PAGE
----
It isn’t too hard to find a few awkward names along Metro-North’s tracks – just note the Port Jervis Line, which has the honor of having stations with the two longest names in the system. Looking back at the history of the line, the main portion of rail which went through the busy centers of the local towns was abandoned in favor of a roundabout ride through the sticks previously used only for freight. Middletown, which previously had a station, was left without one. As to not forget the passengers it once served, a station was established on the new rail line and was called Middletown, despite it actually being in the town of Walkill. Thus the station was dubbed Middletown – Town of Wallkill. Salisbury Mills – Cornwall follows a similar convention, being located in Cornwall, but a (far older) station had once been historically located in Salisbury Mills.
State Hospital and Wingdale stations were combined to create Harlem Valley – Wingdale.
Mashup station names aren’t exclusive to the west side of the Hudson – one is located right on the Harlem Line. Harlem Valley – Wingdale is a combination of two former station names, both long closed. The Harlem Division once had two different stations in Wingdale – one for the Harlem Valley State Hospital, which went by State Hospital for short, and one just called Wingdale. In 1977 the two stations were consolidated, and given the name Harlem Valley – Wingdale to represent the two. If any station is deserving a name update, it would certainly be this one. With our increasing dependence on technology for train information, and Metro-North’s lack of naming consistency, finding information about this station can be a pain. While sales/ticketing seems to prefer Harlem Valley W’dale, Customer Service’s preferred abbreviation is Hm Valley Wingdale – causing digital havoc. For almost two entire years riders could not access mobile train information for the station unless they knew the magic “hm” abbreviation, which of course, nobody ever mentioned (after moving to the area I complained about it several times… the bug has since been quietly fixed at some point within the past few months). Despite the history attached to the name, isn’t it about time we end the difficulty and just call the station Wingdale again?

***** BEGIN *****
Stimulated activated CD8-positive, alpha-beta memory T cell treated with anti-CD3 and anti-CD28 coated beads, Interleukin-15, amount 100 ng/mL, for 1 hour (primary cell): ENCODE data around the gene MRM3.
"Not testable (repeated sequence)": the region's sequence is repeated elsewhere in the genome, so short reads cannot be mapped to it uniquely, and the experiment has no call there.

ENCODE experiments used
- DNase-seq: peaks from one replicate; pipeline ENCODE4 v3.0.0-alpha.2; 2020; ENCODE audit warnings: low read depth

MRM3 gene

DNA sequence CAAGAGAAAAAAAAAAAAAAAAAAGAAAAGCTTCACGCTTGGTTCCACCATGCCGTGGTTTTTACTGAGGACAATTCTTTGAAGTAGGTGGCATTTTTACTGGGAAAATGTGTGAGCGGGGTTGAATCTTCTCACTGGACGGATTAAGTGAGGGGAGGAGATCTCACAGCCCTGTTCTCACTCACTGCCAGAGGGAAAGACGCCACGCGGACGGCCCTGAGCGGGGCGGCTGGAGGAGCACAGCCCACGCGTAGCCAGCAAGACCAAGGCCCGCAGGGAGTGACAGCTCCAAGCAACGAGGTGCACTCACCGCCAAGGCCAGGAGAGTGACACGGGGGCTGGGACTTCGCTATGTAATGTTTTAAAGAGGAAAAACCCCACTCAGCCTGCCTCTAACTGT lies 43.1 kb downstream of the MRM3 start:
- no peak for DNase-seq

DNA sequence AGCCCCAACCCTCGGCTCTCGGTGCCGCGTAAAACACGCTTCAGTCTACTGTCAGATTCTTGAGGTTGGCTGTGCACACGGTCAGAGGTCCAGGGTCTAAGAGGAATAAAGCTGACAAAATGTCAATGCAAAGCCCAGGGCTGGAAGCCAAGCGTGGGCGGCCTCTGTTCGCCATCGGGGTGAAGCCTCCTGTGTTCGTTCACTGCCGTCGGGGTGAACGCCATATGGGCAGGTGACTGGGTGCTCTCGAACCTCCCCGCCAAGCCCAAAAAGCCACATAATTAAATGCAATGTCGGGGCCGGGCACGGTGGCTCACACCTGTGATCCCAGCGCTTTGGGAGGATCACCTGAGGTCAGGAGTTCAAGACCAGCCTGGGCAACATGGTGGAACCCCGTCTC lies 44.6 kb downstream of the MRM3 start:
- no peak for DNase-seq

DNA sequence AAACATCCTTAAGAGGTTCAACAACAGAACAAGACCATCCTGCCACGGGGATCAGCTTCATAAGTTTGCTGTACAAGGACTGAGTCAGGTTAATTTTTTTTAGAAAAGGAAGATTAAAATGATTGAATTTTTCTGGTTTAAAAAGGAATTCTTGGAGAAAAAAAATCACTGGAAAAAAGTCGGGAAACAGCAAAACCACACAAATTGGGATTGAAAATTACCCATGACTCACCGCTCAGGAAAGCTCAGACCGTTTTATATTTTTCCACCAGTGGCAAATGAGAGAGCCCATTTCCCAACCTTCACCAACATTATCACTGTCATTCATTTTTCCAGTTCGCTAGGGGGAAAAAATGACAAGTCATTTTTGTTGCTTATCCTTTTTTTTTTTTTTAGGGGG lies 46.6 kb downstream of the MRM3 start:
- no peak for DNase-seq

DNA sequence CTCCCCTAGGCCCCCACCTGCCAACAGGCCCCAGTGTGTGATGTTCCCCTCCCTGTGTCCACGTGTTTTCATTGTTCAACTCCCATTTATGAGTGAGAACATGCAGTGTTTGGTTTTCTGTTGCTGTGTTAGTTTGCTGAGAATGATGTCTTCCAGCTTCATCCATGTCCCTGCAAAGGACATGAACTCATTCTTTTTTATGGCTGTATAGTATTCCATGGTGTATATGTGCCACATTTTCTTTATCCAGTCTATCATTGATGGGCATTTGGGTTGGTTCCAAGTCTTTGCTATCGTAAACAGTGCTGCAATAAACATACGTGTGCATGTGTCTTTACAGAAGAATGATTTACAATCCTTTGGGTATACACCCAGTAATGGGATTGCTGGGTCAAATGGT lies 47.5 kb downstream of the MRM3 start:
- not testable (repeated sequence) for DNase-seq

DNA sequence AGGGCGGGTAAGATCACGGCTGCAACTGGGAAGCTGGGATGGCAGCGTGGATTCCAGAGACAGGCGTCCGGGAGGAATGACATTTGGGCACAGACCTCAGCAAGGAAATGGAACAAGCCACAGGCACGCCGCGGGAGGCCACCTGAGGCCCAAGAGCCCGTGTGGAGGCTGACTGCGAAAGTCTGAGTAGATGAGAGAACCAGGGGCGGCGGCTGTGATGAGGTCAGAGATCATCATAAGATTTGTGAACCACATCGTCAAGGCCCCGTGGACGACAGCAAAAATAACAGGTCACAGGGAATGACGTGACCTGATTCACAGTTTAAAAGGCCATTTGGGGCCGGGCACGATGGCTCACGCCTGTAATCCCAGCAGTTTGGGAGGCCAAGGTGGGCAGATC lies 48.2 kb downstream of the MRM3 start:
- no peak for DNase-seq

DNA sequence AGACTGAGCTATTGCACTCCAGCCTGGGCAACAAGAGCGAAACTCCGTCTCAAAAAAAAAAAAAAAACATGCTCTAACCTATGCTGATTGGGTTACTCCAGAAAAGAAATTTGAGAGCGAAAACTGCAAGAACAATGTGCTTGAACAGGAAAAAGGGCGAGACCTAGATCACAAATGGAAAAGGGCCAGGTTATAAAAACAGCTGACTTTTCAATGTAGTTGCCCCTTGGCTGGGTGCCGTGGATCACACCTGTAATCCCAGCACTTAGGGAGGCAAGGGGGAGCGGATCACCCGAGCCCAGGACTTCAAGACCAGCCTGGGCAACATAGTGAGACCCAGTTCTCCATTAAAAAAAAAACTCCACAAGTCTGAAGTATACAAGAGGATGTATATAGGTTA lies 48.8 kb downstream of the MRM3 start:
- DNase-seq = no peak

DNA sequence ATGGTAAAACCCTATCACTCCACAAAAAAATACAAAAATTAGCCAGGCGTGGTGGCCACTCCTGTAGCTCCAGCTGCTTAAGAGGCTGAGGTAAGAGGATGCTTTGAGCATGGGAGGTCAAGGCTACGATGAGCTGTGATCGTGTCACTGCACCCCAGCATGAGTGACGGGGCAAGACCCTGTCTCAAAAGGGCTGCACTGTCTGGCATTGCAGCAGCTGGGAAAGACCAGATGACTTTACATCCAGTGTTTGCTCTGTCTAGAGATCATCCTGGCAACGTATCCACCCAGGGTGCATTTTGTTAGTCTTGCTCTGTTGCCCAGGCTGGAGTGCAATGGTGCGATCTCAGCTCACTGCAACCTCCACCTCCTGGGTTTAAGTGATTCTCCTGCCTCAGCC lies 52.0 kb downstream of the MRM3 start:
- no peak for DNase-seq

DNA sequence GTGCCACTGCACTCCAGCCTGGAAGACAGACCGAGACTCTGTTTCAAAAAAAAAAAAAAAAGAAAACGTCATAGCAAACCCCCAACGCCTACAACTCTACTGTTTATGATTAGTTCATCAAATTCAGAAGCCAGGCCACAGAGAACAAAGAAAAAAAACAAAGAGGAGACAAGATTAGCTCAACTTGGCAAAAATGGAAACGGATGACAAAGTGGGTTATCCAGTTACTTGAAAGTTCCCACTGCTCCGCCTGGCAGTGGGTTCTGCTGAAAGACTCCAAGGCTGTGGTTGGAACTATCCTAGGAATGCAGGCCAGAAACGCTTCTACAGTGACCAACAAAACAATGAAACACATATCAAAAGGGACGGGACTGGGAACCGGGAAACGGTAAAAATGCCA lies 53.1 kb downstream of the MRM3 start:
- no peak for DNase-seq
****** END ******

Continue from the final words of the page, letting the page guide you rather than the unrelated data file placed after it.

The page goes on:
While politics likely played a role in the aforementioned naming of Fairfield Metro over the public chosen Blackrock, it was certainly the case in the renaming of a station in New York. In the early 2000s the town of Southeast petitioned Metro-North to change the name of Brewster North station. Southeast had been founded in the late 1700s, but most people knew nothing of it – only of Brewster, one of its villages, because of the train station. That station was established in 1849, when James and Walter Brewster invited the New York and Harlem Railroad to build a station on some land they had recently acquired. From then on the area became known as Brewster’s, and later just Brewster. In the late 1970’s a new station on the Harlem Line was established to provide ample commuter parking, and named Brewster North – much to the chagrin of the town. The railroad had dictated the geography of their town once, and they weren’t about to let it happen again – hence the request for Metro-North to change the name to Southeast.
Brewster North was changed to Southeast at the request of the town.
The official statement will always be that the change from Brewster North to Southeast was to eliminate confusion between that station and Brewster village, but considering that ticket machines still list it (ten years after the fact) as Southeast (Brewster North) just seems to make it more confusing (and quite a mouthful). If the names are really so confusing, why don’t we also change other potentially confusing names? Maybe White Plains and North White Plains (NWP would have an obvious other name – Holland Avenue, which was formerly used as a platform for changing trains when there was no electric further north)? Or East Norwalk and South Norwalk? Maybe Mount Vernon East and Mount Vernon West (which historically were never problematic, as they were on two different railroads)? Explaining the true motivation rather succinctly, a town of Southeast employee stated: “I wear a name tag that indicates I am town clerk of the Town of Southeast. Nobody ever recognizes it. Perhaps, now they will.”